During the past few years, the trend has been more and more toward software defined radios (SDR). Why is that? Well, in our computerized age, more and more jobs are done with the help of a PC. So it stands to reason to have hobby-related applications done by a PC as well. As far as listening to the radio is concerned, there are some advantages which we cannot do without any more. Almost all functions, which in the past were done by hardware, are done now with computer software. You don't need hardware radios for an excellent reception of shortwave. But still these have their right to exist because not every listener likes sitting in front of the computer all the time and would like to have a few buttons to turn.
That is the reason why I had the SDR-IQ by RFSpace sent to me from the USA. A small nice box, solidly built, is now on my table. There isn't much to connect. A USB-cable, the antenna and that is all. The power is supplied by the USB port. The installation is without any problems. The SDR-IQ comes with a CD which contains the program "SpectraVue", which is an easy to handle program which fulfills almost all wishes of the listeners. If you want to have more functions and settings, you can use the great program "SDR Radio", which is free of charge. There you have an almost unlimited number of functions and settings. This program is a piece of joy for the listener with a good knowledge of PCs. If that is too much after all, you can try the excellent program "HDSDR", which runs on the SDR-IQ, too.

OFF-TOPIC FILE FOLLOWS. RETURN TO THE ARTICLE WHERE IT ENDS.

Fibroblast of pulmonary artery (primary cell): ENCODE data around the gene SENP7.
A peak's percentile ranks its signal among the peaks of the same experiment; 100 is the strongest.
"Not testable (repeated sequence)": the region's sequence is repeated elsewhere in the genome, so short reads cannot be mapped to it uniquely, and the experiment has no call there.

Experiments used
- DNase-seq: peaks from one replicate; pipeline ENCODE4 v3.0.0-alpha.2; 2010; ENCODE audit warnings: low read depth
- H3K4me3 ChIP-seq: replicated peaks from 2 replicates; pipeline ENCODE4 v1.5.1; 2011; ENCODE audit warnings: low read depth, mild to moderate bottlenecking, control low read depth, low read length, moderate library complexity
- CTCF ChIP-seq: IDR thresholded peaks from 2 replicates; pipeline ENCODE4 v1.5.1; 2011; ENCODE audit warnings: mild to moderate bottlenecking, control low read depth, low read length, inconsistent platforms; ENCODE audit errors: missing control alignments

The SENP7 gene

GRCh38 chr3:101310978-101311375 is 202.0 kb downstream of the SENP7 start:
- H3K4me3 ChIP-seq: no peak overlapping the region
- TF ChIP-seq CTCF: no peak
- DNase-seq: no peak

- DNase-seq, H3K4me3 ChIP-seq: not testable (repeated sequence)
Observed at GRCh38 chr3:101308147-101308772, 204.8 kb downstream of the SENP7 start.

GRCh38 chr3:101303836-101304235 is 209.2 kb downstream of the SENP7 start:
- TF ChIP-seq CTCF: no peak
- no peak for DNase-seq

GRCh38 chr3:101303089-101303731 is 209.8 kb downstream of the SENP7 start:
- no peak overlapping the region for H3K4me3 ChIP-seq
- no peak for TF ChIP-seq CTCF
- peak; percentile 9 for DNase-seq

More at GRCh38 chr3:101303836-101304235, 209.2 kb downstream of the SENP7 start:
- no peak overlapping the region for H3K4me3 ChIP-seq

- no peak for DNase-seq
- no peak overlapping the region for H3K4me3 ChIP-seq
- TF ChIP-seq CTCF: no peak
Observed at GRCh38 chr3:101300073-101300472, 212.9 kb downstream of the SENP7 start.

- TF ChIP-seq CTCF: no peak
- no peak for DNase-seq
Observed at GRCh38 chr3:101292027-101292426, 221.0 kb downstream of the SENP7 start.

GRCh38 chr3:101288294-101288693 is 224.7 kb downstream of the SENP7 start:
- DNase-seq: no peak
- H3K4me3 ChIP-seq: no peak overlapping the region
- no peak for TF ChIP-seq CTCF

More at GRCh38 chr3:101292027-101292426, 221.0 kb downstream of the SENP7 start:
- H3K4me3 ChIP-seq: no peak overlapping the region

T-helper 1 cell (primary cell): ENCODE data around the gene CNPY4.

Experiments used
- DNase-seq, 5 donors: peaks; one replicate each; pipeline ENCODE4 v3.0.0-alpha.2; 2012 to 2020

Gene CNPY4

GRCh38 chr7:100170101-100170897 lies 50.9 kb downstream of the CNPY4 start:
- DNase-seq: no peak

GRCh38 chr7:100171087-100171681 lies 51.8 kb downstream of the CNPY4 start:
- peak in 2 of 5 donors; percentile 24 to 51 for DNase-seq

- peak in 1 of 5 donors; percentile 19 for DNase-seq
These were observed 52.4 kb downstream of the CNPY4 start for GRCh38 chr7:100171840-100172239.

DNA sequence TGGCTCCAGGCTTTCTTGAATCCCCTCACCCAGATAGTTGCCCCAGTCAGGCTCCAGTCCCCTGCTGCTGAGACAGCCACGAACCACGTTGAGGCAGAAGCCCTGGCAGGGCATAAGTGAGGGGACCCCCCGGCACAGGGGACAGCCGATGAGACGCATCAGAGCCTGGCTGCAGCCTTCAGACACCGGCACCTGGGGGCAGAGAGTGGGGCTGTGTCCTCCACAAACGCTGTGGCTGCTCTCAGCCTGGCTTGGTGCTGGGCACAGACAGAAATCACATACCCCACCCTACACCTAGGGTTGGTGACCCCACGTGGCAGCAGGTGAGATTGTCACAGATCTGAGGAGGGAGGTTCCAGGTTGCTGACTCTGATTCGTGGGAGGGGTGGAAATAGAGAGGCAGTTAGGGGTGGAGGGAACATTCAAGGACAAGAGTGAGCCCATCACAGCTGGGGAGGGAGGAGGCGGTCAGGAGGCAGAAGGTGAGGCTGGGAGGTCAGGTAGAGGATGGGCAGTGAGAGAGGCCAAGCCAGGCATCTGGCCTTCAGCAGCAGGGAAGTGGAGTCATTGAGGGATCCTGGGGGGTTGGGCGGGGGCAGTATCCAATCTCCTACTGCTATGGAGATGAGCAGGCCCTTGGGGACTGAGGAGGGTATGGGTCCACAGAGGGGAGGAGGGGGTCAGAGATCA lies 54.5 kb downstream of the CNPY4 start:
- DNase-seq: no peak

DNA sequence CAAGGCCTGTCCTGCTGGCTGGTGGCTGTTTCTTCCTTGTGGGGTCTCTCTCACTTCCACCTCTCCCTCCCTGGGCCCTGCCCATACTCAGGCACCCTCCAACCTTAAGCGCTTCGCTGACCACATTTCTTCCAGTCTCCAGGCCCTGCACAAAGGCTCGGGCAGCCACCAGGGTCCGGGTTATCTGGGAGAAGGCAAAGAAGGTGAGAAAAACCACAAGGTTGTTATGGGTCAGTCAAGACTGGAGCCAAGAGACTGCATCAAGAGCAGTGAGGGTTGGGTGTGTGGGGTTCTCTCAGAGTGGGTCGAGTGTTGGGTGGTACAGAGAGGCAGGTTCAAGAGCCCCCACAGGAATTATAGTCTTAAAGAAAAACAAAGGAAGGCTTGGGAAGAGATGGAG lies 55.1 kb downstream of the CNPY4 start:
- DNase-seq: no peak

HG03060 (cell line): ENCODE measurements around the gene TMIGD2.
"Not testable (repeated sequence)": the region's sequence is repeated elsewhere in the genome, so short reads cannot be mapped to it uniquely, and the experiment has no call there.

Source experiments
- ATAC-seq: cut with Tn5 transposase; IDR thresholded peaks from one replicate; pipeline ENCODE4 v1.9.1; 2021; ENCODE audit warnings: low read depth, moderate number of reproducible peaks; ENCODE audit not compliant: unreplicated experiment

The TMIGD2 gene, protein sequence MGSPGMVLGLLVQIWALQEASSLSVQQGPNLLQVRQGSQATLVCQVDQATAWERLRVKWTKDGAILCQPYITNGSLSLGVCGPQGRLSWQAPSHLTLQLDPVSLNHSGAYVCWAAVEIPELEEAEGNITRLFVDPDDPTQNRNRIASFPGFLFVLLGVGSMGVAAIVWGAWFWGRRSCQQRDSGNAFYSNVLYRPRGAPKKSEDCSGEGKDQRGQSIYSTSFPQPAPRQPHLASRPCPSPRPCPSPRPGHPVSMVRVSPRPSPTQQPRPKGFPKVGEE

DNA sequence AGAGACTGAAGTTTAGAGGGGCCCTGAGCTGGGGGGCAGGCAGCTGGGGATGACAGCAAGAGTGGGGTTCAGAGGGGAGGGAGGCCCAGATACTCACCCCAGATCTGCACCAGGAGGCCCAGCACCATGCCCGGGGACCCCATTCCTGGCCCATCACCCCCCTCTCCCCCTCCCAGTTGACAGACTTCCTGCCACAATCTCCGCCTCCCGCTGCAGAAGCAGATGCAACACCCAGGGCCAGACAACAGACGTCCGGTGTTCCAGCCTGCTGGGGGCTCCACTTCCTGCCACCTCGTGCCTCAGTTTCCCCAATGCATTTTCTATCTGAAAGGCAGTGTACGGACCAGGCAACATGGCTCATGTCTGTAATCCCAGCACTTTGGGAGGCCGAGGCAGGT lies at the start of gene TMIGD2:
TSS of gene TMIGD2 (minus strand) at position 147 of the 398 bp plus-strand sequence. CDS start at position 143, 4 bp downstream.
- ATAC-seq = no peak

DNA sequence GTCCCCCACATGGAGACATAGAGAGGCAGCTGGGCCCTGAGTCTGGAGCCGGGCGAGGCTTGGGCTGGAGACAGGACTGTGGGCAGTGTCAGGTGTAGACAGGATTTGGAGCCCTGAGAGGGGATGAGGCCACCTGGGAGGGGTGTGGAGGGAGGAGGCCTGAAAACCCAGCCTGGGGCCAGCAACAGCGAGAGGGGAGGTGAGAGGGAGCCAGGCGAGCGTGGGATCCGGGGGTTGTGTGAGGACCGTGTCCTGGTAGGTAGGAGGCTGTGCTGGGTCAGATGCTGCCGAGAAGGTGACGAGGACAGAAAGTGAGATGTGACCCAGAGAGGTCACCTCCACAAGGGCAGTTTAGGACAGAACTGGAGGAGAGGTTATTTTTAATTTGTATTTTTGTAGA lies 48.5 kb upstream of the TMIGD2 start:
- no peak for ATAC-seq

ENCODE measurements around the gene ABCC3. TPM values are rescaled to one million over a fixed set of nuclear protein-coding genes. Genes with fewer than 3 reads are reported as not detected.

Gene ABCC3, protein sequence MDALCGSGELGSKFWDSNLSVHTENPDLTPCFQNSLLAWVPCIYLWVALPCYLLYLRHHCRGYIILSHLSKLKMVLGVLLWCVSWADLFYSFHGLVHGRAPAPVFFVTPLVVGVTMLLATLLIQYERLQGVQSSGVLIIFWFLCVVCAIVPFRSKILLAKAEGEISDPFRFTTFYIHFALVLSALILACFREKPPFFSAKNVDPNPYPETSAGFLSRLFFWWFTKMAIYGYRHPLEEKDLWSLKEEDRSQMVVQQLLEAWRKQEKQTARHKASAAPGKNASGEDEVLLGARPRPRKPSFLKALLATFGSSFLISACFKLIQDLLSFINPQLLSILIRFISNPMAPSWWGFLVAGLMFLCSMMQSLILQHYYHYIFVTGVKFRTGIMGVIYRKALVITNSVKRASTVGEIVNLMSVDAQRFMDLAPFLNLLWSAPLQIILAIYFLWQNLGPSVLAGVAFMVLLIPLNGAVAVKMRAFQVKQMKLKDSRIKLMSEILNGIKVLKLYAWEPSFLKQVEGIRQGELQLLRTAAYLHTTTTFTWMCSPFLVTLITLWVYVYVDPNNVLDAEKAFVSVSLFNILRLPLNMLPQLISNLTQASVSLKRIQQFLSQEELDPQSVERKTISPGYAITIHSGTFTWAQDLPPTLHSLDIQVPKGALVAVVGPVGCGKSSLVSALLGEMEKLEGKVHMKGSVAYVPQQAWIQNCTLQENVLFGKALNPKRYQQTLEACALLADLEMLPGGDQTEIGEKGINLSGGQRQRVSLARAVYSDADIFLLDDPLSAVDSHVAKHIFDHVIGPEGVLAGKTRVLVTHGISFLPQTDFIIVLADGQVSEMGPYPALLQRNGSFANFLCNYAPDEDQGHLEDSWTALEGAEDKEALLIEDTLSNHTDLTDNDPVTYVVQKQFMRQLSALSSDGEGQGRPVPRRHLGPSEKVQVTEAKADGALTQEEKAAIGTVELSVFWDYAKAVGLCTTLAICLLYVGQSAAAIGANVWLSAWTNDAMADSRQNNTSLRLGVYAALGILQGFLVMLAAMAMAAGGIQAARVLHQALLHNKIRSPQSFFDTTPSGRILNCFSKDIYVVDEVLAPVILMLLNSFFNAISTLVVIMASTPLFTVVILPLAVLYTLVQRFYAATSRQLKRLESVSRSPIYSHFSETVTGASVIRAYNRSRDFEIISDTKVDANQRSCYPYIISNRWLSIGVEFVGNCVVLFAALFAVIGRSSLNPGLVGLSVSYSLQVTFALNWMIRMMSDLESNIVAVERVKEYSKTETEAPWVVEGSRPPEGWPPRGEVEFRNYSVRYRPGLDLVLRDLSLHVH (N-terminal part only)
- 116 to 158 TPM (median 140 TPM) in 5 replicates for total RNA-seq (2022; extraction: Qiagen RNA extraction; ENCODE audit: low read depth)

How is reception with the small SDR IQ?
I compared it to the Perseus SDR and other hardware radios. Because reception depends very much on the software, the sound of the programs is different. I liked the sound of "SDR Radio" the best. You can adjust the sound with an equalizer. But it's not perfect. When setting the frequency, the spectrum lags behind. HDSDR can handle that a lot better and makes the tuning of the frequency really smooth. I didn't like SpectraVue that much. Tuning the frequency cannot be done without some jerking. But all programs are almost noise-free and make good reception possible. The large signal immunity of the SDR-IQ is rather good with IP3+15dBm. There were hardly any overdrive effects with my antennas: 35m long wire and Fenu-Loop/HDLA3. In this respect, the Perseus is a lot better. Sensitivity is not as good as for the other radios, but is good enough for DXing. All in all, a great receiver with the possibility of using other control programs. The right radio for the SDR beginner. Not too expensive and good value.